Inquiring Minds Want to Know …
Say hello to Student Body President, John Jarman. In order to earn his post, he had to know a thing or two about the University. John puts his knowledge
to use answering your questions.
Is it better to live on-or off-campus?
— JENNIFER ZAYSHLYY, AUBURN, WASHINGTON
Personally, I like both. They are two completely different experiences that are wonderful in their own way. The residence halls are where I made most of my friends. For the first few weeks of my first year, I was a shut-in, but a second-year resident reached out to me. It didn’t take long for us to become close friends, and he even came to visit me in Hawaii! Typically
juniors and seniors live off-campus and it is great for growing and developing life skills. I used to be afraid of cooking, but now I am the king of curry and sandwiches. You have to start somewhere, right?
How difficult is it to balance your school work and still have a fun college experience?
— ISABELLE MATSON, KENNEWICK, WASHINGTON
Sleep. Fun. Homework. There is a popular misunderstanding that a college student can only choose two at a time, but at SPU I’ve learned how to find a balance. That is why living in the residence halls is so great; they bring the fun experience to you.
What’s your favorite time of the year at SPU and why?
— EMILY GRAYBILL, SIMI VALLEY, CALIFORNIA
I like weeks two to five in Autumn Quarter because this is when most floor traditions go down, names are finally starting to
stick in your head, and students in the residence halls go on a weekend trip.
What is a memorable moment from the beginning of the year at SPU?
— DAVIS DELFIN, KENT, WASHINGTON
I lived in the residence halls for three years, and without fail I attended the residence hall retreats at Camp Casey on Whidbey Island. A good chunk of free time was worked into our schedule so that we could get to know our floormates while we explored the awesome World War II artillery post at Fort Casey State Park next door. There is nothing quite like watching the sun go down on Puget Sound while sitting right next to a 20-foot cannon.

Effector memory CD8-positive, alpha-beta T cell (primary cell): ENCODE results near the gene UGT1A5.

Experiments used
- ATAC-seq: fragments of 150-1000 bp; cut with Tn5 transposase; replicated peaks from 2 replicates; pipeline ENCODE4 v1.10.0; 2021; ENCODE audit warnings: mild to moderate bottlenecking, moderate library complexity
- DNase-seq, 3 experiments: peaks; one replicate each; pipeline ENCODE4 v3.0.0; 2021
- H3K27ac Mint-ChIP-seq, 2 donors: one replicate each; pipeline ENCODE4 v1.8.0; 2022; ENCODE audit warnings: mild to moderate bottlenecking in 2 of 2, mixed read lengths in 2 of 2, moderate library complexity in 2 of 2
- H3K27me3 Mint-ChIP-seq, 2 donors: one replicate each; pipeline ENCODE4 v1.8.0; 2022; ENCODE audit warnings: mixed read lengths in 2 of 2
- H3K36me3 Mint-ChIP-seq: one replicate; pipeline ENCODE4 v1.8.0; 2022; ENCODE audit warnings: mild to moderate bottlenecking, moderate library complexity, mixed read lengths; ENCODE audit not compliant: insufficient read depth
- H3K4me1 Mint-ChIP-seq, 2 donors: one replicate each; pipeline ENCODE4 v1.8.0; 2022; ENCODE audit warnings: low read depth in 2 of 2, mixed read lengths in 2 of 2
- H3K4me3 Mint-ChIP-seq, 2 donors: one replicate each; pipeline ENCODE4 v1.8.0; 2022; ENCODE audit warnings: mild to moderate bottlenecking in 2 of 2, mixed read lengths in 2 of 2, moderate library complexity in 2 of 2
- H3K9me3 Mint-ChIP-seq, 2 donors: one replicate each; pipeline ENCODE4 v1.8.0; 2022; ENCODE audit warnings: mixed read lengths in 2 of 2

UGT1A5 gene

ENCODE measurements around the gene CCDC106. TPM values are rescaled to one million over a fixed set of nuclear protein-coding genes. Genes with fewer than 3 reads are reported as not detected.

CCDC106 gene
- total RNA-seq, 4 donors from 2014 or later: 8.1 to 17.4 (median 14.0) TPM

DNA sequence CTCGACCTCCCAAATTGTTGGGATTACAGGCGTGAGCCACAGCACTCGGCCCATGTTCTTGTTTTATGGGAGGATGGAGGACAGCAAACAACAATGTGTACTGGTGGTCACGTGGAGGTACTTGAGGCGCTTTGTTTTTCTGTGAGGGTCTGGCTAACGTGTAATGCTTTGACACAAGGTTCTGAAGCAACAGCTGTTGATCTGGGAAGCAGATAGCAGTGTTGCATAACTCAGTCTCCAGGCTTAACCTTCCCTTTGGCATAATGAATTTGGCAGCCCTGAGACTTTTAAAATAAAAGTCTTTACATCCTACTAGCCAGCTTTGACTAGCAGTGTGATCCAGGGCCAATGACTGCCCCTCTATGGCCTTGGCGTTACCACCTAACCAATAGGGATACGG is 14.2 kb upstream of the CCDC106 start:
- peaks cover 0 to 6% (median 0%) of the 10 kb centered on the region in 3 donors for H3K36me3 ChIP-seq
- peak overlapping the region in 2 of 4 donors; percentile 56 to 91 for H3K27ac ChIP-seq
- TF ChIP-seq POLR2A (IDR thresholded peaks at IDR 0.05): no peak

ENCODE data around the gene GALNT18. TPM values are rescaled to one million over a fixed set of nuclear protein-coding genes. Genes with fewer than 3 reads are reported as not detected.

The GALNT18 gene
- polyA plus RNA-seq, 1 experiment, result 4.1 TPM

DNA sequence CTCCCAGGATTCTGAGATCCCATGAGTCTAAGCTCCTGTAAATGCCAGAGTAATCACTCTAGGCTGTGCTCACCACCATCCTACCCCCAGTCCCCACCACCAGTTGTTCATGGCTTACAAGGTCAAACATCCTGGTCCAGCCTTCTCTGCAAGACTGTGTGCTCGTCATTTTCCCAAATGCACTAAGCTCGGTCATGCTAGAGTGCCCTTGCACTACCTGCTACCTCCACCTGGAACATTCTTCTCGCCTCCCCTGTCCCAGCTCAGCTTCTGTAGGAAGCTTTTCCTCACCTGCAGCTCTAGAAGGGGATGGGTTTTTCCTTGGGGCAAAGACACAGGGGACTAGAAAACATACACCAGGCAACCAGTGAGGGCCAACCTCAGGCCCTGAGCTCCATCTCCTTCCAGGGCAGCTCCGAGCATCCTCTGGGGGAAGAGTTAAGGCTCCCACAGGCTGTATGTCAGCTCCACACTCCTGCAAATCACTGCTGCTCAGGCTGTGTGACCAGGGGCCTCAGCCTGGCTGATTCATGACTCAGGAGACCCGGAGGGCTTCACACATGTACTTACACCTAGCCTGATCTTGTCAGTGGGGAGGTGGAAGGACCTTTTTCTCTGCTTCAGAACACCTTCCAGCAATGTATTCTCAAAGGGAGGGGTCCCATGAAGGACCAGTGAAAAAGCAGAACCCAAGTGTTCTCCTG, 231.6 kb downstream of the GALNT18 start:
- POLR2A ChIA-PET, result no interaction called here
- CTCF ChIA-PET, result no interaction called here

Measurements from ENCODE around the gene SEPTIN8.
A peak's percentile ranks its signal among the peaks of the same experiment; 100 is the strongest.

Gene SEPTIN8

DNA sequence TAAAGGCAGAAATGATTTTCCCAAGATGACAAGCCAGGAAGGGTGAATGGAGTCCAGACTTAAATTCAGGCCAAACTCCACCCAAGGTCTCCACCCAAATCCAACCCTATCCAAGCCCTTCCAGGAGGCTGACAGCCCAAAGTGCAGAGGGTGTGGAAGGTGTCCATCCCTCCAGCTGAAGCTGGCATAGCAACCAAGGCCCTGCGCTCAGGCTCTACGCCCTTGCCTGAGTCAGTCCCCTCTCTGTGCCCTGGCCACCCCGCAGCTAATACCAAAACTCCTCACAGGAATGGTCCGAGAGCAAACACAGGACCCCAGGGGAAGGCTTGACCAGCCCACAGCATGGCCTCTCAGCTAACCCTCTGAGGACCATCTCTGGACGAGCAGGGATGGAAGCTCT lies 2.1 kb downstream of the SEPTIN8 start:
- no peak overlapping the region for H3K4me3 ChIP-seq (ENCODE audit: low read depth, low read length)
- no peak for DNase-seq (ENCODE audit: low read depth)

What makes an education at SPU stand out from schools that may be bigger, louder, and more well known?
— ANASTASIA KHARITONOVA, FEDERAL WAY, WASHINGTON
Seattle Pacific University’s education is holistic. What I mean by this is that each moving part at this school works together to help us grow. Faith is an integral part of our learning experience. And, since there are a large number of clubs and leadership positions but fewer students than at a larger school, there is a greater chance that you can get involved in the exact way you desire.
How would you characterize the campus culture in three words?
— BENJAMIN LOVE, PORTLAND, OREGON
Friendly. Diverse. Exciting.
How did you decide on SPU?
— NICOLE HAIRELL, BRIER, WASHINGTON
I visited more than 15 campuses on the West Coast, and I loved the size of this school. I didn’t want to be another number in a lecture hall at another mega-university. I am a relational person, and SPU is the perfect size to meet a lot of people and know that you could see them around campus again.
Do you have questions about university life?